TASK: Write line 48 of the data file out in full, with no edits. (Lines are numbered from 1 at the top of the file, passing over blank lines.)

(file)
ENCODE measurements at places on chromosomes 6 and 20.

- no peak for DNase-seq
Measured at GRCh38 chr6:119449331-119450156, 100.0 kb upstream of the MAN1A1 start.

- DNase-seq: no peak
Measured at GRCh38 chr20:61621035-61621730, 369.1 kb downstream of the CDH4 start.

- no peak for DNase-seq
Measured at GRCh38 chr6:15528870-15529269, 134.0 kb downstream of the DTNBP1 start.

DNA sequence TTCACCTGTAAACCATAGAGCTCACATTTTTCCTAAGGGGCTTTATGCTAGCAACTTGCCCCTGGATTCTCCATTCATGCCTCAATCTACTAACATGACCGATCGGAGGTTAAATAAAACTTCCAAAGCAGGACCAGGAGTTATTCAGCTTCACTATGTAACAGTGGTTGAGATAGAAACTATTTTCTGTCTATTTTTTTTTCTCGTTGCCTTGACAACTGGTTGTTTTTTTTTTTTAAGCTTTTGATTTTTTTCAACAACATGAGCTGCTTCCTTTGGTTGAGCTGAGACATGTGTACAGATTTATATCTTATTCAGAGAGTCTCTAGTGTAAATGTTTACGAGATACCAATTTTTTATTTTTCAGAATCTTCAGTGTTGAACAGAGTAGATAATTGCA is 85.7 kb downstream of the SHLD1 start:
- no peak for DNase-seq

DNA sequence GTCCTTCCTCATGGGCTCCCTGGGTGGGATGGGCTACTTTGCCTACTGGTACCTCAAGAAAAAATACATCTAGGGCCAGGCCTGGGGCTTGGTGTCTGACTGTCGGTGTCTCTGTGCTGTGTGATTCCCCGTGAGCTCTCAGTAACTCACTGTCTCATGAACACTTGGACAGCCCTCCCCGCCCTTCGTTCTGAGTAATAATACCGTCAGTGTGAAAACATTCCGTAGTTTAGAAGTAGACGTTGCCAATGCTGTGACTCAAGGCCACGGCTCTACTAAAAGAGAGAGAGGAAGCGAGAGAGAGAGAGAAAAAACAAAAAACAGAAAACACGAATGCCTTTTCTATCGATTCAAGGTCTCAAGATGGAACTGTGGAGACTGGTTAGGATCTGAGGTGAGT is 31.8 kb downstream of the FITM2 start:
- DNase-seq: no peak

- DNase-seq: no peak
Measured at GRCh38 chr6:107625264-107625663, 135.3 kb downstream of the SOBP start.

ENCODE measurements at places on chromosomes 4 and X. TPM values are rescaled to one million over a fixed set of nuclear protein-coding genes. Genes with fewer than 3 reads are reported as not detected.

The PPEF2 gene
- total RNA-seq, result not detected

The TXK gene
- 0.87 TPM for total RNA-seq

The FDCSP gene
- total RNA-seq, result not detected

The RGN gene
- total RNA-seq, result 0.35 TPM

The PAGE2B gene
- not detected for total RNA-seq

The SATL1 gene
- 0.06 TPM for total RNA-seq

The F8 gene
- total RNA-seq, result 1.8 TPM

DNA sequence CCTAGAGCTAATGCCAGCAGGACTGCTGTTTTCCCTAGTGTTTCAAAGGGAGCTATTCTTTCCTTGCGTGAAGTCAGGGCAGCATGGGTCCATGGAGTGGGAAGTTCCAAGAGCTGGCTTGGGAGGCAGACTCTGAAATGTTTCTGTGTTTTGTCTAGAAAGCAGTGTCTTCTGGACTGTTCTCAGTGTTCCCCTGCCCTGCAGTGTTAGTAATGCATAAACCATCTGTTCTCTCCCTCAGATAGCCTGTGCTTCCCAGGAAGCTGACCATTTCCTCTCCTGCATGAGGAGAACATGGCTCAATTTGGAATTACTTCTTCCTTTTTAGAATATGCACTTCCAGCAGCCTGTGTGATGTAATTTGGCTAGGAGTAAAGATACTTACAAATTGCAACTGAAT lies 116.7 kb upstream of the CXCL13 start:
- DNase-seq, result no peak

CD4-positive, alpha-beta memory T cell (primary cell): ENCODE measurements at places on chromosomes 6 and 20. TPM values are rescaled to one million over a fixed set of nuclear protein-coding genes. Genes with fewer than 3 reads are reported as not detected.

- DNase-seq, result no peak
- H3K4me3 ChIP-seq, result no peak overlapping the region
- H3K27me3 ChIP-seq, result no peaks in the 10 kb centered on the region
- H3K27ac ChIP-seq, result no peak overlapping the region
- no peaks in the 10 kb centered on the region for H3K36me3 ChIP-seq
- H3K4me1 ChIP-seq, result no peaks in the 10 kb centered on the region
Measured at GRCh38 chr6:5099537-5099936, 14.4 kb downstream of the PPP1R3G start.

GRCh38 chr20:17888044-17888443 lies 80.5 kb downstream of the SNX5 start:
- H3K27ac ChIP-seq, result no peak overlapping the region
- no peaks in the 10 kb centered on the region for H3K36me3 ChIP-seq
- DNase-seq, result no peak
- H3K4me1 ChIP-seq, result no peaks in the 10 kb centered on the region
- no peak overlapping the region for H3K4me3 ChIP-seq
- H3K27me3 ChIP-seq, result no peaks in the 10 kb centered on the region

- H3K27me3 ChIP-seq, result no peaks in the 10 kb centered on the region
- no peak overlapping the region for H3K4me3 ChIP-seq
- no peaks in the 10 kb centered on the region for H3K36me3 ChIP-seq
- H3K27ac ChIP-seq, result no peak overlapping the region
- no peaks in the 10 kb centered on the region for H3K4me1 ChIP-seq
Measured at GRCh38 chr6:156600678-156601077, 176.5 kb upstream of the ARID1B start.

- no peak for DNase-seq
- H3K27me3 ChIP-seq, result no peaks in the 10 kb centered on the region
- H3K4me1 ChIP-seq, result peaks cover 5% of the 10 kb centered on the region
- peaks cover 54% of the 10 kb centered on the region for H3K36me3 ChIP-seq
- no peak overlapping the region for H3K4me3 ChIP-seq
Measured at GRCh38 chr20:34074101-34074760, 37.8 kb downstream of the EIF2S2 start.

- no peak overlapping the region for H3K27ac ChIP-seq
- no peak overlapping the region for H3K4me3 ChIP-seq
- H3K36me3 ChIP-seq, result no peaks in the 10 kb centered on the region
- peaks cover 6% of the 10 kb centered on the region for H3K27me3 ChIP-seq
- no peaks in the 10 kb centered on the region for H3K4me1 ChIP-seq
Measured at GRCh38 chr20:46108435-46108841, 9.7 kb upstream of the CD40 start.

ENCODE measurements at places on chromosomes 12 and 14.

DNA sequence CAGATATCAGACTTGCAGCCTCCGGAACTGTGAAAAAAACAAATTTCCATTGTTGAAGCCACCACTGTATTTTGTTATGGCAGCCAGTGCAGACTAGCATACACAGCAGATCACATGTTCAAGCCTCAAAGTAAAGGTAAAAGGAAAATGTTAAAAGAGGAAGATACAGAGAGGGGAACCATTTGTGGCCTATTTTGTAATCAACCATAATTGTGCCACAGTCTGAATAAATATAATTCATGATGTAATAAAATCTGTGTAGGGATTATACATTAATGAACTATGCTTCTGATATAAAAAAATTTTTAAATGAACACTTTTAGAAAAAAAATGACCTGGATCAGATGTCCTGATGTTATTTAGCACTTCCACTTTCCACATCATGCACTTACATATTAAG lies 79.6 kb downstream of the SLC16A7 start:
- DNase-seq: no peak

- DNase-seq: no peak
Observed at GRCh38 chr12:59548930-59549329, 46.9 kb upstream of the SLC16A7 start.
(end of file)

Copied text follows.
- no peaks in the 10 kb centered on the region for H3K36me3 ChIP-seq